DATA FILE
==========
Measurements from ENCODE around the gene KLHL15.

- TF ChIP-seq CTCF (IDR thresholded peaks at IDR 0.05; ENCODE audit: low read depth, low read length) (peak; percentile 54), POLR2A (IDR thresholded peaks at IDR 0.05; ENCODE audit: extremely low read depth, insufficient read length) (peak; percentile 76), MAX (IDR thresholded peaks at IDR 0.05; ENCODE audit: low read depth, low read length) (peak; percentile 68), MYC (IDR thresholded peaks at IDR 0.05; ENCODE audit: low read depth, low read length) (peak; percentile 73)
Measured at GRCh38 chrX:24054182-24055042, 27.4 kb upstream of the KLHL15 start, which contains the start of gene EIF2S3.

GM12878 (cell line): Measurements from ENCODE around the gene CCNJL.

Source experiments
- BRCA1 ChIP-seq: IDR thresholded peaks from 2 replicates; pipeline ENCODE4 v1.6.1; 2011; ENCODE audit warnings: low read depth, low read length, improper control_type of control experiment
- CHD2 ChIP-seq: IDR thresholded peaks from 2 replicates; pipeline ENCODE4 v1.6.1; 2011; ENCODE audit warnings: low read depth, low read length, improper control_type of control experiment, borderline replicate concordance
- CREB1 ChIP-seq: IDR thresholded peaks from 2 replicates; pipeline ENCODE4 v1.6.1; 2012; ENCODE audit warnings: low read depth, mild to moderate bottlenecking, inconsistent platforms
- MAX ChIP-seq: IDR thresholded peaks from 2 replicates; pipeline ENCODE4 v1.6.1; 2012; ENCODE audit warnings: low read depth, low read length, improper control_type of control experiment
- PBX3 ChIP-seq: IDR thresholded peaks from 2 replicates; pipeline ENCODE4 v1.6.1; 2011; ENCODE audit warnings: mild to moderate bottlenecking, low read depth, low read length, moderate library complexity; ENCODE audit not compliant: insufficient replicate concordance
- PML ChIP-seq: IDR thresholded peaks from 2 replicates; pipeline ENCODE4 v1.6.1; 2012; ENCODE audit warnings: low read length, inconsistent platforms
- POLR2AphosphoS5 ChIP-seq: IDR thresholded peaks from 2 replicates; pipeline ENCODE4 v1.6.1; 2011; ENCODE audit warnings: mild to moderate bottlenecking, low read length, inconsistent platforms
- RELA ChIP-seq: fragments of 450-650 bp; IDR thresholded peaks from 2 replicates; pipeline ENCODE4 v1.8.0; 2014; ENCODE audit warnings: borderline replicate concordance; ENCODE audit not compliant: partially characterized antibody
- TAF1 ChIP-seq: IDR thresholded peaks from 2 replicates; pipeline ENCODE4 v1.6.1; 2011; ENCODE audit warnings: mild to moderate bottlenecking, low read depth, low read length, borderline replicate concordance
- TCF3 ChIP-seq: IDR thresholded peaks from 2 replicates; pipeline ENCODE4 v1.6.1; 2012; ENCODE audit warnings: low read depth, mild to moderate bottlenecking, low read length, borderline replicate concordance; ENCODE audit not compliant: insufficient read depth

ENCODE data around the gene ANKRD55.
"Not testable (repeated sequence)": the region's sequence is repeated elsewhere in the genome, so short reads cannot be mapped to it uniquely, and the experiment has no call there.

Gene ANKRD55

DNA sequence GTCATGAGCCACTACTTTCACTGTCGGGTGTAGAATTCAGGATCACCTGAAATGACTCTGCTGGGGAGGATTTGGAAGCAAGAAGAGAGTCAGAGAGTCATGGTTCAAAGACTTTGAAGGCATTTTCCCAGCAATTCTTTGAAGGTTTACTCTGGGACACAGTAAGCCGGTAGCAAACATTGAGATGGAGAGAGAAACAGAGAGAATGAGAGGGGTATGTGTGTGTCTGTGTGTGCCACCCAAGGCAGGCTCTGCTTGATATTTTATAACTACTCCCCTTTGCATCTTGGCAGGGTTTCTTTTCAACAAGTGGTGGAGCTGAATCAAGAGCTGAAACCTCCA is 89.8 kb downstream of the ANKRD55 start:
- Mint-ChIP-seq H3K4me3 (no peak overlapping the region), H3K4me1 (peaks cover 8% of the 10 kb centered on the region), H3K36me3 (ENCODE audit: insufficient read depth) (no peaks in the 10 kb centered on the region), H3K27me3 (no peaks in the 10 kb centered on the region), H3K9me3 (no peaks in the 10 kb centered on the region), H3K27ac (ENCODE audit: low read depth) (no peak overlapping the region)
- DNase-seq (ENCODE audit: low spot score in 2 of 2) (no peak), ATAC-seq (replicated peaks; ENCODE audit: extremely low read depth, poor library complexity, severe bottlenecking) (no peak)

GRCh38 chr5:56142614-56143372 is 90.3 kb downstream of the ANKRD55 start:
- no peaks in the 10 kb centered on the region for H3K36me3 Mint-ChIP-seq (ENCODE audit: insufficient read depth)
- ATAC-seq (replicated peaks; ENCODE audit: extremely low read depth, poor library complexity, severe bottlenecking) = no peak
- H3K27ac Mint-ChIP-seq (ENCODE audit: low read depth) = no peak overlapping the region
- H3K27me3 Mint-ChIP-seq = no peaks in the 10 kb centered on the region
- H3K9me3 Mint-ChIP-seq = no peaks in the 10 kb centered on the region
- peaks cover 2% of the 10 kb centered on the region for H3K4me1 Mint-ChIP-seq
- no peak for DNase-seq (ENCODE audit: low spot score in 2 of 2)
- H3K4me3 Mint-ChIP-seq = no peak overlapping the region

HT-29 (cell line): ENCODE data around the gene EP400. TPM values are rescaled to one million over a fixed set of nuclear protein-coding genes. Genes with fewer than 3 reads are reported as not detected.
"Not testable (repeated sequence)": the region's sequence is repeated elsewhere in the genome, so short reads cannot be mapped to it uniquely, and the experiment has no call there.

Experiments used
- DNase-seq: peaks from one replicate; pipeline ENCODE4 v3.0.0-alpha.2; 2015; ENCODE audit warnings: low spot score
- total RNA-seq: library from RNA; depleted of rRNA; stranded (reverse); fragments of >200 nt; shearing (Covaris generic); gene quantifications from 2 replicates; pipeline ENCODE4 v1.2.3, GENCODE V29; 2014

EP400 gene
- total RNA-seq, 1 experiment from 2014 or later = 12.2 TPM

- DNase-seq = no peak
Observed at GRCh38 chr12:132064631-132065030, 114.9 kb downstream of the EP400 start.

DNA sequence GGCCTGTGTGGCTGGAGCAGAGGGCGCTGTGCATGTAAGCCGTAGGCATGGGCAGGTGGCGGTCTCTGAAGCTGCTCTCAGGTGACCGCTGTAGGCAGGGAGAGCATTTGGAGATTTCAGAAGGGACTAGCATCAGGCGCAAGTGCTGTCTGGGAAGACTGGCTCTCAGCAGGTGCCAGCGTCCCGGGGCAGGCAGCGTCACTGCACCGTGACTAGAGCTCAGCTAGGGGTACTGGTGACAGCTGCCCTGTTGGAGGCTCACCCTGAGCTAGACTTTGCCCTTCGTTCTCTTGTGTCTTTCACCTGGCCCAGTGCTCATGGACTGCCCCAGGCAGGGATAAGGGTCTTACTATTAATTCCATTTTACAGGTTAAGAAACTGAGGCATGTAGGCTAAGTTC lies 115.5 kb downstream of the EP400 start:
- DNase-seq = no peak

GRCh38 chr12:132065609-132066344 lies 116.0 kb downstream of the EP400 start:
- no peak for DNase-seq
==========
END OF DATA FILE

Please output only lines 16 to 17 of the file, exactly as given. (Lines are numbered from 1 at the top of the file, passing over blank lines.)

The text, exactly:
ENCODE data around the gene ANKRD55.
"Not testable (repeated sequence)": the region's sequence is repeated elsewhere in the genome, so short reads cannot be mapped to it uniquely, and the experiment has no call there.